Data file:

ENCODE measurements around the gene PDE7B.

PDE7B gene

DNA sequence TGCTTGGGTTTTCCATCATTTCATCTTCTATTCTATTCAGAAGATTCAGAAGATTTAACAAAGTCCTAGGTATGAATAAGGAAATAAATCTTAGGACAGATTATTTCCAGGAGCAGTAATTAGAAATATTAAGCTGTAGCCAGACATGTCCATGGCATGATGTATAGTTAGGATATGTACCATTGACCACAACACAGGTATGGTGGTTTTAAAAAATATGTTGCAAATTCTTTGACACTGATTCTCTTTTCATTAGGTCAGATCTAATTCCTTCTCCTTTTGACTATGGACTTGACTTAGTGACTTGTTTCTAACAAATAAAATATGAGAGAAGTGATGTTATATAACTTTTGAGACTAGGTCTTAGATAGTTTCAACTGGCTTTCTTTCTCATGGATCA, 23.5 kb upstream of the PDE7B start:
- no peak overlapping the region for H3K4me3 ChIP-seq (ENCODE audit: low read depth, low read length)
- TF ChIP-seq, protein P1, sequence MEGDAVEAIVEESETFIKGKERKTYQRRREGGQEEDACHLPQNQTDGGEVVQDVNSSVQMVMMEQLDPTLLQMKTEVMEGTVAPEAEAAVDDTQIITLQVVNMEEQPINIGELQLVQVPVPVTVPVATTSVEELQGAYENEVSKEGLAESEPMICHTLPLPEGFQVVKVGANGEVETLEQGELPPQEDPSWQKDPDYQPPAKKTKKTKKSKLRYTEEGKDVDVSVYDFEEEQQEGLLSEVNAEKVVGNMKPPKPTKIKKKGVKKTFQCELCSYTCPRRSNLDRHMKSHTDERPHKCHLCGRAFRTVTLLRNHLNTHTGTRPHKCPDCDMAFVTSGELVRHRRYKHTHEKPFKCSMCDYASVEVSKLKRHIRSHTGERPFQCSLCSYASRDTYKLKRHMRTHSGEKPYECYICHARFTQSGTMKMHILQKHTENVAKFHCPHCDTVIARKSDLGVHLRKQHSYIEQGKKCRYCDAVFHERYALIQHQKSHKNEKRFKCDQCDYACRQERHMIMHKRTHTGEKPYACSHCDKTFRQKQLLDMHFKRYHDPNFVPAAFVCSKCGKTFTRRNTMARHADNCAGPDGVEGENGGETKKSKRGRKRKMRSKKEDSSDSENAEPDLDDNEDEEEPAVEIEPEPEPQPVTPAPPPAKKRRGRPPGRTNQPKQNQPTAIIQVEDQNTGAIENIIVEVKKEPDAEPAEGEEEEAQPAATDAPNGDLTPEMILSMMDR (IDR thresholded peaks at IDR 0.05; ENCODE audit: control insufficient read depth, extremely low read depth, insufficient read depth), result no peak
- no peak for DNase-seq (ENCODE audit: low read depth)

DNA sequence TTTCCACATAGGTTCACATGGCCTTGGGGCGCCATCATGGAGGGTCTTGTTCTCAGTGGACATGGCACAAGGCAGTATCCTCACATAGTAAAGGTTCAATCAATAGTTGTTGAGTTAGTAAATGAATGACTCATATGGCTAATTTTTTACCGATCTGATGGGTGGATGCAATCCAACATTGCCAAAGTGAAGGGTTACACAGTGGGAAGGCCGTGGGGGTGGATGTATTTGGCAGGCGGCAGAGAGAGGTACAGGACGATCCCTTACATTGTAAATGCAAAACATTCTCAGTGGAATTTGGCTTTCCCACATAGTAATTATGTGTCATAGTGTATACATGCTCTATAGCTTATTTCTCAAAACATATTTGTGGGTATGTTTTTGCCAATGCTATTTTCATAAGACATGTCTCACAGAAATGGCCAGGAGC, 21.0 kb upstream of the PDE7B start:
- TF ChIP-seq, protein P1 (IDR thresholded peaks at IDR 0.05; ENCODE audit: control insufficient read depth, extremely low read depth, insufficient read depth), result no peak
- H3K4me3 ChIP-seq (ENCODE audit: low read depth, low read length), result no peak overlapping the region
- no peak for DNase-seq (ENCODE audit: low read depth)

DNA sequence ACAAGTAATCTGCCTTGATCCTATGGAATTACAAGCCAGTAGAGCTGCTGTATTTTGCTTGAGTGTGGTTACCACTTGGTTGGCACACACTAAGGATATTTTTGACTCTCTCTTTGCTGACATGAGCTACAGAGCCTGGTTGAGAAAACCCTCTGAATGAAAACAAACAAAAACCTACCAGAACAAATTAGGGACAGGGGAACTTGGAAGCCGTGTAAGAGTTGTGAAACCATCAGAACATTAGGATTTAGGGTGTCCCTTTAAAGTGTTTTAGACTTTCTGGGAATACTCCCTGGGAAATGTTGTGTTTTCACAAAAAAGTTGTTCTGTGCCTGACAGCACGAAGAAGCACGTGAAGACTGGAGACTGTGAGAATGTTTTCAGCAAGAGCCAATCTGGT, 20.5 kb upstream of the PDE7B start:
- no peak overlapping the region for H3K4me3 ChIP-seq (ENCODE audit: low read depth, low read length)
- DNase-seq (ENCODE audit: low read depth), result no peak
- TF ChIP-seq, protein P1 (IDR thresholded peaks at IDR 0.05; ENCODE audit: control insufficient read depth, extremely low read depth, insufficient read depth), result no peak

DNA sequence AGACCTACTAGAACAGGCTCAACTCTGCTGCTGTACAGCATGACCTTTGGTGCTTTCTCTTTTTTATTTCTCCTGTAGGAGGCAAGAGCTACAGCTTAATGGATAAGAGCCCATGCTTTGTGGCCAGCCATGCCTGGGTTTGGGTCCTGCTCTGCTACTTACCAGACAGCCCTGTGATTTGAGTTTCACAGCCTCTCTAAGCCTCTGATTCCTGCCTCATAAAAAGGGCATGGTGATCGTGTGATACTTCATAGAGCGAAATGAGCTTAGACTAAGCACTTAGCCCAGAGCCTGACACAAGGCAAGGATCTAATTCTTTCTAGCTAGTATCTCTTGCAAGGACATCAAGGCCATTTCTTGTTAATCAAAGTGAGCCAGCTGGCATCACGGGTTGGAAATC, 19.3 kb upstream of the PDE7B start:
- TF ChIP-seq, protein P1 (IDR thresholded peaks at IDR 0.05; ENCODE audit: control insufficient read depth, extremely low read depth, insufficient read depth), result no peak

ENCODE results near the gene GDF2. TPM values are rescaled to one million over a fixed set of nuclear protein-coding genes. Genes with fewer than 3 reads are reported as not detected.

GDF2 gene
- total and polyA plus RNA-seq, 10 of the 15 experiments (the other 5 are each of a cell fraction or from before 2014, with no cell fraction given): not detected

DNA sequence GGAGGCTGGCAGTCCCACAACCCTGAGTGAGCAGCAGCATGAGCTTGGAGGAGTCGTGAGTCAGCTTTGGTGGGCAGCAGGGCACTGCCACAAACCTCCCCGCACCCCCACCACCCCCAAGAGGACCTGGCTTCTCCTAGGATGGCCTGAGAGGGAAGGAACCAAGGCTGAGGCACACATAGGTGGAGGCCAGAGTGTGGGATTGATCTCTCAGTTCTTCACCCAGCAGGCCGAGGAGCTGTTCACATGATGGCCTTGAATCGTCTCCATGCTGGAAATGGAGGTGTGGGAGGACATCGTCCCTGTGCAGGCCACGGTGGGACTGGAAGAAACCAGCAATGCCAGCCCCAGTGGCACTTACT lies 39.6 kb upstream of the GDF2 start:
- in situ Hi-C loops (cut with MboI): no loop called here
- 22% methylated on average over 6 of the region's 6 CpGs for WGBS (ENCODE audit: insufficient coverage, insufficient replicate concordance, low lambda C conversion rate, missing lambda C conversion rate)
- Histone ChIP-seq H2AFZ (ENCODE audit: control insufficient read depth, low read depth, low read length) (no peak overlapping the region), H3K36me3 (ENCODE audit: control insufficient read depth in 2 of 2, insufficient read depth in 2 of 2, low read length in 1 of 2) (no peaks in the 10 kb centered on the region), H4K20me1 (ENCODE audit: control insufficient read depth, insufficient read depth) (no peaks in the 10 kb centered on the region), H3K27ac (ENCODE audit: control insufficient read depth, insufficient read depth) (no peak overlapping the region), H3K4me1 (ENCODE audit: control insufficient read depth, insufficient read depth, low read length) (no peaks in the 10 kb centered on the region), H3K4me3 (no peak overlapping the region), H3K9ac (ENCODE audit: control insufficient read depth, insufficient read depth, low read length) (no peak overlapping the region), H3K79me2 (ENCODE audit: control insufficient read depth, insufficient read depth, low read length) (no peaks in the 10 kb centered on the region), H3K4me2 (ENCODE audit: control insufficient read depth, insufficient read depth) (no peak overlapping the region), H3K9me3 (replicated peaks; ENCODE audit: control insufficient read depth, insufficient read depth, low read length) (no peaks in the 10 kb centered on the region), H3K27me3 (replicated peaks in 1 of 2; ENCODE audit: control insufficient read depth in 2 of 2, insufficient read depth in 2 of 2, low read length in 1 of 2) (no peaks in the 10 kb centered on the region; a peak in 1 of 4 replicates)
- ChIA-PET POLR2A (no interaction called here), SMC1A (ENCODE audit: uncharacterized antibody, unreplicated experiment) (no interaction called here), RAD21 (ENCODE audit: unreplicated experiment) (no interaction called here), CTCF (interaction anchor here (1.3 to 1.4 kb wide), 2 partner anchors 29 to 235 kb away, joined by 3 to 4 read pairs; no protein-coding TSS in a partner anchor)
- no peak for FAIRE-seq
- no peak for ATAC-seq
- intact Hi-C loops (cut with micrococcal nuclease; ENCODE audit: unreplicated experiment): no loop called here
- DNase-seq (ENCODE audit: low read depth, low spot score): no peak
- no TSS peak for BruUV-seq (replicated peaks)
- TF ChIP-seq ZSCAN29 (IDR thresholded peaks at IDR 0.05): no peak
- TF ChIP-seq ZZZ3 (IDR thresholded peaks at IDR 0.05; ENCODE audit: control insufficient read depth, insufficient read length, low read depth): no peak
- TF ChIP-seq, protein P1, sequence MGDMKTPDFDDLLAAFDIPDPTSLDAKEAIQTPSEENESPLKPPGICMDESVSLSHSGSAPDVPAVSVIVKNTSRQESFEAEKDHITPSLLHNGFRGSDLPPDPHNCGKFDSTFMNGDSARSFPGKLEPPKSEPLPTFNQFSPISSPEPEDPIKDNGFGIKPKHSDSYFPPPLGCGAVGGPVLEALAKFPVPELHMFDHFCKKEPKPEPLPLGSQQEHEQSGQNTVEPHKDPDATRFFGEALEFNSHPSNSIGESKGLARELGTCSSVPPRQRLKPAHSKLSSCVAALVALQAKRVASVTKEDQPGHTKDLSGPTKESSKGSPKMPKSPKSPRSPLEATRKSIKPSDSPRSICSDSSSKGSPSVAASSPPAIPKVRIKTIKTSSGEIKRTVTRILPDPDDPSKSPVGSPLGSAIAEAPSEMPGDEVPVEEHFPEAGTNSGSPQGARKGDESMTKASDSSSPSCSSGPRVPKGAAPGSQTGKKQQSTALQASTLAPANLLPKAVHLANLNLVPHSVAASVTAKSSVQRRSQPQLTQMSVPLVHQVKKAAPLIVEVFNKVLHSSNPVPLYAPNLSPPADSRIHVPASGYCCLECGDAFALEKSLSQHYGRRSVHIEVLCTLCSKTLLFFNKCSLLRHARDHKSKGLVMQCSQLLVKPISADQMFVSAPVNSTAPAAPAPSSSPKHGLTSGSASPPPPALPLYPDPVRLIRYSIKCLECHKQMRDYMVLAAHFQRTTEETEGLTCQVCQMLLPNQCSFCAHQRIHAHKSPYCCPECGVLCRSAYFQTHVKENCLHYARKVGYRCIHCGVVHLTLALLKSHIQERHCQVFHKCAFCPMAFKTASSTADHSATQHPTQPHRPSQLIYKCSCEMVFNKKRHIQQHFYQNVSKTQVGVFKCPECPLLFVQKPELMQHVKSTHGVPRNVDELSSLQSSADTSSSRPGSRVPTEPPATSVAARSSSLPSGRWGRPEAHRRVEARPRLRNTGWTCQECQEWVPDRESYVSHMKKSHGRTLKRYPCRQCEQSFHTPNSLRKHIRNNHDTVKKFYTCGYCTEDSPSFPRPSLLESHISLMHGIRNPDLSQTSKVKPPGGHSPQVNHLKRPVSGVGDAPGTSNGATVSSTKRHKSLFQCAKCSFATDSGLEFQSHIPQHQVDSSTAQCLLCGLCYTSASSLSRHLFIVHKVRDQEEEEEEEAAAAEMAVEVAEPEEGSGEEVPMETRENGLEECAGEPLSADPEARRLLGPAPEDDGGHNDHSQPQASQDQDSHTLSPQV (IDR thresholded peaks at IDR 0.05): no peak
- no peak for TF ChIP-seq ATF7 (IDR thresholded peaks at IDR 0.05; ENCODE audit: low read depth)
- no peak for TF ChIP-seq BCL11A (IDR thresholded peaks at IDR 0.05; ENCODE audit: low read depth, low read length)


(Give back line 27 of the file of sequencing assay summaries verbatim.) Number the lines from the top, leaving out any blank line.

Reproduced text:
- intact Hi-C loops (cut with micrococcal nuclease; ENCODE audit: unreplicated experiment): no loop called here